Fiji capable of gatecrashing the English party

Fiji players form a huddle to pray after the International match between Fiji and Canada at Twickenham Stoop yesterday in London, England. (Photo by Steve Bardens/Getty Images for Harlequins)

Fiji players form a huddle to pray after the International match between Fiji and Canada at Twickenham Stoop yesterday in London, England. (Photo by Steve Bardens/Getty Images for Harlequins)

Canada 18-47 Fiji: Fijians go into opening game with England on the back of a conclusive win at the Stoop

In front of a watching Stuart Lancaster, Fiji delivered a timely reminder that they are more than capable of playing the role of the ultimate party gatecrashers at the World Cup opening ceremony in 12 days’ time.

Admittedly, beating an experimental Canada team by five tries to three is not the perfect barometer of a team’s potential, but there were enough flashes of attacking spark at the Stoop, generally ignited by the wonderful Nikola Matawalu, that would burn a hole through most defences. The tackling, even in a nominal warm-up match, was brutal just to watch and regardless of the result England’s physios will be in for a busy rehab day on September 19.

 England head coach Stuart Lancaster (right) and backs coach Andy Farrell watch the game from the stands. Photo: Reuters / Henry Browne

England head coach Stuart Lancaster (right) and backs coach Andy Farrell watch the game from the stands. Photo: Reuters / Henry Browne

If that was to be expected from Fiji, what was surprising was the solidity of their set piece. They shoved the Canucks off their own scrum and their lineout, often a weak point, was as well oiled as an Aberdeen roughneck on payday.

There are still issues to be ironed out, notably at the restart which was little short of a disaster area, but a degree of rust was understandable in the first match since winning the Pacific Nations Cup over a month a go. Indeed they are the form team in the group of death having lost just one game this year – by a point to the New Zealand Maori – and John McKee, the head coach, is training his sights beyond claiming the hosts’ scalp.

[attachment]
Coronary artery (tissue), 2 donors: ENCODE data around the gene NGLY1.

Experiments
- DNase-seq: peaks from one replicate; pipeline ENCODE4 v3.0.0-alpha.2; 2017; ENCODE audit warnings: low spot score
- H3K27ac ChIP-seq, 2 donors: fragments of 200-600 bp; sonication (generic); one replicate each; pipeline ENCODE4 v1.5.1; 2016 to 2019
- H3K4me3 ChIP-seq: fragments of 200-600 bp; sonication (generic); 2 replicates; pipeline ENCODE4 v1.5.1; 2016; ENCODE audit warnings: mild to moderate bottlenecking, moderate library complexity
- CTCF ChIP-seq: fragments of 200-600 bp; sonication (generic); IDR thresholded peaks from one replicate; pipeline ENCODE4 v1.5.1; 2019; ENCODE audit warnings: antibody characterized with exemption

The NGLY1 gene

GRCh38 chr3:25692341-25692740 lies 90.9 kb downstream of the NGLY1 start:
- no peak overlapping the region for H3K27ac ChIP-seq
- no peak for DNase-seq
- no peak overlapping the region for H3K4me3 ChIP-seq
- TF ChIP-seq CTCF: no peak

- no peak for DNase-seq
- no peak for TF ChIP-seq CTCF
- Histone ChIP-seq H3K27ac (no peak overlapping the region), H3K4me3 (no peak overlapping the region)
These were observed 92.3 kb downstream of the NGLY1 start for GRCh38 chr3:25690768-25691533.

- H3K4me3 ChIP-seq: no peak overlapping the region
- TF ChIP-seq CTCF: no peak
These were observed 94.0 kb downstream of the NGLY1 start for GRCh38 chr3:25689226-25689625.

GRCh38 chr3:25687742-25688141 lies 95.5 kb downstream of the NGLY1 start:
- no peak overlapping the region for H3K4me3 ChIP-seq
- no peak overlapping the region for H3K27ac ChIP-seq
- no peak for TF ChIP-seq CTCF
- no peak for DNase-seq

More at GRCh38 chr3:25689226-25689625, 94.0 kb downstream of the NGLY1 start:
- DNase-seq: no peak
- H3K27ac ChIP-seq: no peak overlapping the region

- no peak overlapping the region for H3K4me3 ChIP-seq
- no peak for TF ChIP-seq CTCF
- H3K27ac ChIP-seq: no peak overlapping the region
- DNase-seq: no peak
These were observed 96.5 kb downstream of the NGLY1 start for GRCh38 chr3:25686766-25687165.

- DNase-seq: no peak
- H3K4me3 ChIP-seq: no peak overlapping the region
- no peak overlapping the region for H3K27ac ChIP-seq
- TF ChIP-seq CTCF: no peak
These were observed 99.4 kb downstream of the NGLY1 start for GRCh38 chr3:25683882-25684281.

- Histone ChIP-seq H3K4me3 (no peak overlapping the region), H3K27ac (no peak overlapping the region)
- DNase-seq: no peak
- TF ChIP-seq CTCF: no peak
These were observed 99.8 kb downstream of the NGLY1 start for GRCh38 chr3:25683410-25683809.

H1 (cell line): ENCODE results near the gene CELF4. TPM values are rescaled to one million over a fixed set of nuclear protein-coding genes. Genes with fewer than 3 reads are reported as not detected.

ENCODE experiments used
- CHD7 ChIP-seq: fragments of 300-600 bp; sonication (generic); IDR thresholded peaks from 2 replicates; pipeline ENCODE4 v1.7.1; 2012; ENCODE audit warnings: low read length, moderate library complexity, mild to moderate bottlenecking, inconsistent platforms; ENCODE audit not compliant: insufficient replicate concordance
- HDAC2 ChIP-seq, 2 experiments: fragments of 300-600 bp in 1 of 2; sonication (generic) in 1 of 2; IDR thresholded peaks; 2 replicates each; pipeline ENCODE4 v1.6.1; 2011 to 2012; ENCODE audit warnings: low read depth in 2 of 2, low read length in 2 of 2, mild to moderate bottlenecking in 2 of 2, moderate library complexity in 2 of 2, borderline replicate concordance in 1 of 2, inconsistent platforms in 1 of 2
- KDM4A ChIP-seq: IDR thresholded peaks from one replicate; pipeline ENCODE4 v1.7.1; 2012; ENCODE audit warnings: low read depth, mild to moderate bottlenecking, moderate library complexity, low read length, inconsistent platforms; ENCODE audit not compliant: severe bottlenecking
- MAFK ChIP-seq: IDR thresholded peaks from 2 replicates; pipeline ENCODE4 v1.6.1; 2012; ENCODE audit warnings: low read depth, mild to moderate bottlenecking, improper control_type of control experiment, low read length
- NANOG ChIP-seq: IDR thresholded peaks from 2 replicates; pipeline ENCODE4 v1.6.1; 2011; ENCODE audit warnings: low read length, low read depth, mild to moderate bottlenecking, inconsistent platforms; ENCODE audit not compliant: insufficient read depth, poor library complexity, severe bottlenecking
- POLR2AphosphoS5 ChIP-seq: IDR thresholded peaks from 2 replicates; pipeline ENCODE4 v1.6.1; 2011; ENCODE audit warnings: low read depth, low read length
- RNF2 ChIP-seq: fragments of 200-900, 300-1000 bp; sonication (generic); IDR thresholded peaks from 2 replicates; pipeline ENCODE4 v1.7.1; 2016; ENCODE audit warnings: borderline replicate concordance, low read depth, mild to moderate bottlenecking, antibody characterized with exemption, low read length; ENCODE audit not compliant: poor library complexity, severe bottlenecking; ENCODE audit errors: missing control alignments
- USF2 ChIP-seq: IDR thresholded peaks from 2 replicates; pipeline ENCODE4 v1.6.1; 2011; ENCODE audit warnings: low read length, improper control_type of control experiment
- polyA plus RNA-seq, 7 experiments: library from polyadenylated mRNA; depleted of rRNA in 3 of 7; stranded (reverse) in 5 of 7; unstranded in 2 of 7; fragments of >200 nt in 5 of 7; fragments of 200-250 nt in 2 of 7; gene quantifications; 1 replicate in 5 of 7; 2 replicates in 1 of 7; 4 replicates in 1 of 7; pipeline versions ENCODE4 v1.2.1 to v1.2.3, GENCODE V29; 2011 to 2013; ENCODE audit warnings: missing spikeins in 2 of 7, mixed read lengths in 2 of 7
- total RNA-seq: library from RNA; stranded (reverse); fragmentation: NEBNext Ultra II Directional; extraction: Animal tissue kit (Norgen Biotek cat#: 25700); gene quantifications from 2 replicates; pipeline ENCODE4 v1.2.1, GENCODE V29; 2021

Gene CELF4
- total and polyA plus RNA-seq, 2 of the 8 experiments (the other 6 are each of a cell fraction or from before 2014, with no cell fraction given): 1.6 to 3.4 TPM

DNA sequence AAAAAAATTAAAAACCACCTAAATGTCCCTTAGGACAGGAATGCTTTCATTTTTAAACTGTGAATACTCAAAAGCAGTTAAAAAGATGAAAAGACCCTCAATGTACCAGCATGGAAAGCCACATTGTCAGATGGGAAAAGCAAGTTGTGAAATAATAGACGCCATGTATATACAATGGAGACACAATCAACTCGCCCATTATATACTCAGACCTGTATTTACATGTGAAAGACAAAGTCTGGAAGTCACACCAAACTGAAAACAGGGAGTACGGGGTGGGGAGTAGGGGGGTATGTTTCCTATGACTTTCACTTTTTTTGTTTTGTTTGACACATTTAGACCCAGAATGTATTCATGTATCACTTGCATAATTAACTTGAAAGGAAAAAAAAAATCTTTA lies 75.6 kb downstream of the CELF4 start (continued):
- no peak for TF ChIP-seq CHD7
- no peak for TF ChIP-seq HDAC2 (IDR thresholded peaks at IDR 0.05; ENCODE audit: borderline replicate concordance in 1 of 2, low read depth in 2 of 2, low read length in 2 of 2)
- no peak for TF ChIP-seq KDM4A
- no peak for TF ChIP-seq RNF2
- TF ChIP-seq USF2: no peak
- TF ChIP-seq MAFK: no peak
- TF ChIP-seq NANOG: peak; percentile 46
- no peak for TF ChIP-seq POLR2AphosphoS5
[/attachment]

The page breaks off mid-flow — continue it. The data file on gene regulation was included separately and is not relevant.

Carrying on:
“We want to get out of the pool phases,” McKee said. “The great thing about sport and the players that we have is that challenges bring out the best in people and I believe that with the team we’ve got we are going to cause some upsets in this competition.

“For us we may not believe they are upsets but the other people may do. We’ve got the England game but this pool isn’t all about facing England, it’s about over the four games and there will be a lot of twists and turns and teams are going to beat each other, win games and lose games, so it could be very tight at the end.”

Lancaster, watching alongside Andy Farrell, was impressed, but not surprised. “We have seen a lot of them,” Lancaster said. “We have watched all the Pacific Nations Cup games including the final when they beat Samoa. They were very good in that. They have been unbeaten for quite awhile and clearly good value to extend unbeaten run today.

“He [Matawalu] a real threat isn’t he? He’s a livewire, but they have got threats all over the field. The whole XV I thought were impressive. I think because of the time they have had in camp, you can see they are a lot more organised in the structured parts of the game as well as the unstructured parts. Their lineout was good as well so they have obviously had a good two months in camp.”

Lancaster will have also circled the name of Leone Nakawara in his black book. At two points in the match, the Glasgow Warriors second row managed to offload with four Canadians hanging on his back. Nemani Nadolo had less of an impact in the loose but was metronomic from the tee – seemingly in defiance of all known laws of physics, the 20 stone winger kicked nine from nine.

Centre Vereniki Goneva doing pool training at the Aldershot Army Base training camp. Photo: Fiji Rugby

Centre Vereniki Goneva doing pool training at the Aldershot Army Base training camp. Photo: Fiji Rugby

Yet the real dangerman is Matawalu who is Bath bound after this tournament. He had a hand in all three of Fiji’s first-half tries before being withdrawn just before halftime with a minor groin tweak.

The first was a typical piece of opportunistic scrum half play, crabbing sideways before spotting an obliging gap. A dominant Fijian scrum provided the platform for the second. Sakiusa Masi, the No 8, picked up at the base with Matawalu, running the perfect support line, on his tail and he found Waisea Nayacalevu for the score.

Canada did conjure a fine try of their own through Conor Trainor but Fiji – or rather Matawalu – replied quickly, starting and finishing a breakout move before limping off. Without Matawalu, Fiji’s play lacked fizz in the second half even if Nayacalevu got his second and Metuisela Talebula ran in for an intercept. DTH van der Merwe bagged a couple of tries for Canada as Fiji took their foot off the gas in preparation for bigger things to come across the Chertsey Road on September 18.

  • The Telegraph

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